Is there a notion of an octonion prime? A Gaussian integer $a + bi$ with $a$ and $b$ nonzero is prime if $a^2 + b^2$ is prime. A quaternion $a + bi + cj + dk$ is prime iff $a^2 + b^2 +c^2 + d^2$ is prime. I know there is an eight-square identity that underlies the octonions. Is there a parallel statement, something like: an octonion is prime if its norm is prime?

I ask out of curiosity and ignorance.

Addendum. The Conway-Smith book Bruce recommended is a great source on my question. As there are several candidates for what constitutes an integral octonion, the situation is complicated. But a short answer is that unique factorization fails to hold, and so there is no clean notion of an octonion prime. C.-S. select out and concentrate on what they dub the octavian integers, which, as Bruce mentions, geometrically form the $E^8$ lattice. Here is one pleasing result (p.113): If $\alpha \beta = \alpha' \beta'$, where $\alpha, \alpha', \beta, \beta'$ are nonzero octavian integers, then the angle between $\alpha$ and $\alpha'$ is the same as the angle between $\beta$ and $\beta'$.

A non-serious postscript: Isn't it curious that $\mathbb{N}$, $\mathbb{C}$, $\mathbb{H}$, $\mathbb{O}$ correspond to N, C, H, O, the four atomic elements that comprise all proteins and much of organic life? Water-space: $\mathbb{H}^2 \times \mathbb{O}$, methane-space: $\mathbb{C} \times \mathbb{H}^4$, ...

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    $\begingroup$ Hehe, the observation in your postscript may indeed have deeper resonances ;P $\endgroup$
    – Jose Brox
    Jul 6 '10 at 13:09
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    $\begingroup$ But what if you denote the quaternions by \mathbb{K}, like Mumford in <i>Abelian Varieties</i>? Then you need to fit potassium into your argument somehow... $\endgroup$
    – user5117
    Jul 6 '10 at 14:08
  • $\begingroup$ And, while we're at it, we can associate two of the Conway sporadic groups with carbon dioxide and the carbonate ion. $\endgroup$ May 5 '11 at 18:38

You should probably read "On Quaternions and Octonions" by J.H. Conway and D.A. Smith

P.S. It's "octonion" not "octonian"

Edit: The first thing you will find is a discussion of integral numbers. For the complex numbers you have $\mathbb{Z}[i]$ (aka Gaussian integers) which is an $A_1\times A_1$ lattice. You also have $\mathbb{Z}[\omega]$ (aka Eisenstein integers) which is an $A_2$-lattice. For quaternions you have the integral quaternions (as above) which is an $A_1^4$ lattice and you also have the Hurwitz integral quaternions (adjoin $(1+i+j+k)/2$) which as a lattice is $D_4$. The Hurwitz numbers have "division with small remainder" property which makes them better. For the octonions you might start with doubling the Hurwitz integers to get a $D_4\times D_4$ lattice. Then you might add more and get $D_8$. However the octavian integers are an $E_8$ lattice. They are not unique (there are seven versions). These have several good properties:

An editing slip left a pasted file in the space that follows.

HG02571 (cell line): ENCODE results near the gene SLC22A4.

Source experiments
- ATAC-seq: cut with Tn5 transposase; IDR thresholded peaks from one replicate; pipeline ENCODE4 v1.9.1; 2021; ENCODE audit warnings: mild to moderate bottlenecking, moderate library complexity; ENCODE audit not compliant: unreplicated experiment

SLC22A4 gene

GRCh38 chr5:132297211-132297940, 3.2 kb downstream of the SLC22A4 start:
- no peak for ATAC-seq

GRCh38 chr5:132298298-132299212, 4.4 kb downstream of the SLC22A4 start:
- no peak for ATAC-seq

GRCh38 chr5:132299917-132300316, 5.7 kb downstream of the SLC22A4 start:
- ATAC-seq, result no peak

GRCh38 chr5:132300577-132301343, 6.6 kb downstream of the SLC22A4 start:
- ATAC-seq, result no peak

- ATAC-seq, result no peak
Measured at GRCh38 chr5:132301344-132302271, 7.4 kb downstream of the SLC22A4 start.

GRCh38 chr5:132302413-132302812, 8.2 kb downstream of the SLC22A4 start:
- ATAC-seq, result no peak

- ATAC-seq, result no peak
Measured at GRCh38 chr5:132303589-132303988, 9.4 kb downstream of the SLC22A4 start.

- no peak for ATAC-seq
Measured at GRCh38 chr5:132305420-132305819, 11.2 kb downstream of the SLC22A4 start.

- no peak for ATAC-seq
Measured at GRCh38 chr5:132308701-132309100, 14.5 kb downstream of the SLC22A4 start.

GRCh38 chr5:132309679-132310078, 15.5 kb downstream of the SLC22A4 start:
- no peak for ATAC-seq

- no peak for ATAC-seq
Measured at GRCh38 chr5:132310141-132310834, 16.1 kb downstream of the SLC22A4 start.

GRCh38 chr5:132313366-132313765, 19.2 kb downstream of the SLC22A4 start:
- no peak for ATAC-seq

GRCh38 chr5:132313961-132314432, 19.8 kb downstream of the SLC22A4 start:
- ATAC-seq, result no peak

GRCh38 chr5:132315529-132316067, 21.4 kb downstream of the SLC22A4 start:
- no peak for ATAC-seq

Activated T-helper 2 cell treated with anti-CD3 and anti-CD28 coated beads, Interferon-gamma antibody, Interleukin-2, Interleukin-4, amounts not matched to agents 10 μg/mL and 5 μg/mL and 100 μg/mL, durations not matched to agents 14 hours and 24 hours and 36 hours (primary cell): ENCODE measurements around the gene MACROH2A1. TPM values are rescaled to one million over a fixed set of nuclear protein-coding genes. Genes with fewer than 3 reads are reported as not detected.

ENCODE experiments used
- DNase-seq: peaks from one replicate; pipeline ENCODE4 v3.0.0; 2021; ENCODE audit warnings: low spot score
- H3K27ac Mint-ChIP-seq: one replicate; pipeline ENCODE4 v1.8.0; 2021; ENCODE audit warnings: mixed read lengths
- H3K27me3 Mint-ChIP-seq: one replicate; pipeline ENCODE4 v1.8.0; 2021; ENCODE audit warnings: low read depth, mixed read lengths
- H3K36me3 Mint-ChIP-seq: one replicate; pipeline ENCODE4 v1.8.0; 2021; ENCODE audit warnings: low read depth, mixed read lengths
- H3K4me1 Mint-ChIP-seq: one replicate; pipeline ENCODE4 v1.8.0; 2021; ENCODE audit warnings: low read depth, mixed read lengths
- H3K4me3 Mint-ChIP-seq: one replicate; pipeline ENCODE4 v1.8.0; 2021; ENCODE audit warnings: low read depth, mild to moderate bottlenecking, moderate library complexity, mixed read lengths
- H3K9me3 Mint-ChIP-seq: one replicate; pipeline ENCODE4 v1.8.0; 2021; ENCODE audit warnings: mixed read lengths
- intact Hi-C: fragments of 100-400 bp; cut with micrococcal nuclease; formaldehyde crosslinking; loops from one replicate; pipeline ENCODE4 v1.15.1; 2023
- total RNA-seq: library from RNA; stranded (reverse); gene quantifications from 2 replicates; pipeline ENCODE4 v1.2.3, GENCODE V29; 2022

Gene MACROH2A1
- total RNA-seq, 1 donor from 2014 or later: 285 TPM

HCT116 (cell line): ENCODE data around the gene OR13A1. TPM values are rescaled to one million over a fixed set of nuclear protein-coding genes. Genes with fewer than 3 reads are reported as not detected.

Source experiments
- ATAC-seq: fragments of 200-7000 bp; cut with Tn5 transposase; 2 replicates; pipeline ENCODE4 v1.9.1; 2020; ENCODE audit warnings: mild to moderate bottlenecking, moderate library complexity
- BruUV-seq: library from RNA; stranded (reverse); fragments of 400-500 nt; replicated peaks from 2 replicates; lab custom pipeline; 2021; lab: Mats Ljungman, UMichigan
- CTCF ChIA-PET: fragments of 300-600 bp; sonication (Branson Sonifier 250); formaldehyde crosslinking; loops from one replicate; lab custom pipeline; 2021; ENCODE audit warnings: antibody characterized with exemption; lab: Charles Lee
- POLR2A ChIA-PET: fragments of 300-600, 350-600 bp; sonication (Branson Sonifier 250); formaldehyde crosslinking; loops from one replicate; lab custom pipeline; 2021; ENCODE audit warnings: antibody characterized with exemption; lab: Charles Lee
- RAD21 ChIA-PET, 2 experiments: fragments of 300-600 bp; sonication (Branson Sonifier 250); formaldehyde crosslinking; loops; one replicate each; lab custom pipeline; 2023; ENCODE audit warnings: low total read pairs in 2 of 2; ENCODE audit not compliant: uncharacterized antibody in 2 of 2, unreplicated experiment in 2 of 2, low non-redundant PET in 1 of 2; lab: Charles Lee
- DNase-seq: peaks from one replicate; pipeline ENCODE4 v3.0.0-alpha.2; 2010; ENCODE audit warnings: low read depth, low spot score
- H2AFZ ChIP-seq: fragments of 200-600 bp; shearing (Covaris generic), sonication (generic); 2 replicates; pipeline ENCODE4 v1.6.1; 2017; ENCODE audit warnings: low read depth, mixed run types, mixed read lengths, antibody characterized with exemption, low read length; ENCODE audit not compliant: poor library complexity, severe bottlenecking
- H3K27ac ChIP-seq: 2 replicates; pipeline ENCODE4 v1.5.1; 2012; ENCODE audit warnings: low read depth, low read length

Every left or right ideal is principal.
Every ideal is two-sided.

Then there is a discussion of prime factorisations.

Finally the automorphism group of the octaves has a simple subgroup of index 2 and order 12096. This group is $G_2(2)$.

  • $\begingroup$ That misspelling (now corrected) may have obfuscated my searches--Thanks! $\endgroup$ Jul 6 '10 at 12:41
  • $\begingroup$ I have requested the Conway-Smith book through Interlibrary Loan. I would be grateful if anyone cares to presage what I will find there concerning octonion primes. $\endgroup$ Jul 6 '10 at 14:17
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    $\begingroup$ Unfortunately now whenever I will read octonion, I will always pronounce it "oct-onion" in my head. $\endgroup$ Jul 6 '10 at 14:49
  • $\begingroup$ @Bruce: Thanks for adding all that fascinating detail! Very much appreciated! $\endgroup$ Jul 6 '10 at 15:15
  • $\begingroup$ @Peter: You may have started a dangerous meme. :-) Perhaps try to mentally substitute Bruce's "octavian," at least in adjectival usage. $\endgroup$ Jul 6 '10 at 15:17

There may be Octonion primes as Conway suggests as there are Hurwitz and Gaussian primes, the great difficulty is that of calculating and visualizing an eight vector of Integers so that their Norm is a prime on current desktop computer. Just going 5 deep involves looking at 5^8 numbers. Projecting the two Gaussian prime like four vectors in 3d gives each Octonion prime two vectors of Hurwitz integers. The good news is that with combinations of a^2+b^2+c^2+d^2+e^2+f^2+g^2+h^2 eight numbers with their negatives: {a,b,c,d,e,f,g,h,-a,-b,-c,-d,-e,-f,-g,-h} There is a disk of Binomial[2*n,16] combinations that make finding primes more likely. I was combinatorial augmentation for this effect.


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